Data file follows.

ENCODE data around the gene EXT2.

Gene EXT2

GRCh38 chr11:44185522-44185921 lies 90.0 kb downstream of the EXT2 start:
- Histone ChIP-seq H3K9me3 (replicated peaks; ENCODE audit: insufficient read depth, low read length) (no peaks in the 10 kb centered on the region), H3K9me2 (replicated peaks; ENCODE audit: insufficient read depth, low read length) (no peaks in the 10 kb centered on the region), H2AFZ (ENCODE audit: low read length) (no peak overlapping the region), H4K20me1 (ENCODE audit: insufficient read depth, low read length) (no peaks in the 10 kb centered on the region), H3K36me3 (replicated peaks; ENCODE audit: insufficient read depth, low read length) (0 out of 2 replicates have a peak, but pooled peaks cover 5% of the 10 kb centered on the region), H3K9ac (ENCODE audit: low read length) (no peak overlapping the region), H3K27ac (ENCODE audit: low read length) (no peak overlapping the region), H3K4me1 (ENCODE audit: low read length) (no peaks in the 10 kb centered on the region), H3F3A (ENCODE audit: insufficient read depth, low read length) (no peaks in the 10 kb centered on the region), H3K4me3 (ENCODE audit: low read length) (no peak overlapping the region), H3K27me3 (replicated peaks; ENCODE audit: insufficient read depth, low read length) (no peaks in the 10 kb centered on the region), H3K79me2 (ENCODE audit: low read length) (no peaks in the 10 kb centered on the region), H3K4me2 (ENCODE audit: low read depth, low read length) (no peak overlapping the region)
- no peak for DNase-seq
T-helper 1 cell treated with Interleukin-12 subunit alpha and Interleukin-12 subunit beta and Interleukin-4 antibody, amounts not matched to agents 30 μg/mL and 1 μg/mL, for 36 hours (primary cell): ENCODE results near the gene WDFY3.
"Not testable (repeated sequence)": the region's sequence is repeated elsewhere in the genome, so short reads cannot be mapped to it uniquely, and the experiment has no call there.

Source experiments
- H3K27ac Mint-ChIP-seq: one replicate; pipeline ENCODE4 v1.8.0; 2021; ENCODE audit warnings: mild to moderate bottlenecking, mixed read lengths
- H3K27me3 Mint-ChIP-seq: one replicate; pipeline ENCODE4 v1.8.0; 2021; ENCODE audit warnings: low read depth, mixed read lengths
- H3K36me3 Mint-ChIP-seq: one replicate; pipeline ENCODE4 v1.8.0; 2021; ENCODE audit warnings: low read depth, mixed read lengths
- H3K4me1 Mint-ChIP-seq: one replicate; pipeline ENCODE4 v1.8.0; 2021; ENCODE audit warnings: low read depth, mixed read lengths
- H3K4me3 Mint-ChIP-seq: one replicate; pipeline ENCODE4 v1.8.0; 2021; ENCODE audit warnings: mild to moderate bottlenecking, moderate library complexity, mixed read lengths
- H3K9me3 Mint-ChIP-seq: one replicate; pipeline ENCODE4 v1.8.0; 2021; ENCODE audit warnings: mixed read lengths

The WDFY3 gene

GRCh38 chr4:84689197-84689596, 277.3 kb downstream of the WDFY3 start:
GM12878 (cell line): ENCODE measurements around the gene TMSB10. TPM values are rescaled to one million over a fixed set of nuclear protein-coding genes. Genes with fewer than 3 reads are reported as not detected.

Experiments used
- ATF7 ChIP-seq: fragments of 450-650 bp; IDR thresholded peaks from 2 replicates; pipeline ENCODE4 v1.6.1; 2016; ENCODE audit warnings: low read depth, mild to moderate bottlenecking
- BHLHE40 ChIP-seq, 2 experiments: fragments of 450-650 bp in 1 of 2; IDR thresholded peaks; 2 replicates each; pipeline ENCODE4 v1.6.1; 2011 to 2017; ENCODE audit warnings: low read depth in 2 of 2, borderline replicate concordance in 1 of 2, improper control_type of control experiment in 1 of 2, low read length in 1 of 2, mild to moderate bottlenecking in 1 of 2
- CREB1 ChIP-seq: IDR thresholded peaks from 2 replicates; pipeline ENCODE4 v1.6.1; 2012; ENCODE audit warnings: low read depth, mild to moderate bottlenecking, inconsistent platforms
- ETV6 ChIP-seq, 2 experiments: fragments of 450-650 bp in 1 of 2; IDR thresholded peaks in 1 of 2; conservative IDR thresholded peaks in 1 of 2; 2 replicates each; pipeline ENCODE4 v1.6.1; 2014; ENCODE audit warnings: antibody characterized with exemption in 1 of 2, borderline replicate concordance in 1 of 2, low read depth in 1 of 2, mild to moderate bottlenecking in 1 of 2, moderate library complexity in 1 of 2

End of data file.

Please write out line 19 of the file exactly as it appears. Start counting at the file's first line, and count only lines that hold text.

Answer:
- ATF7 ChIP-seq: fragments of 450-650 bp; IDR thresholded peaks from 2 replicates; pipeline ENCODE4 v1.6.1; 2016; ENCODE audit warnings: low read depth, mild to moderate bottlenecking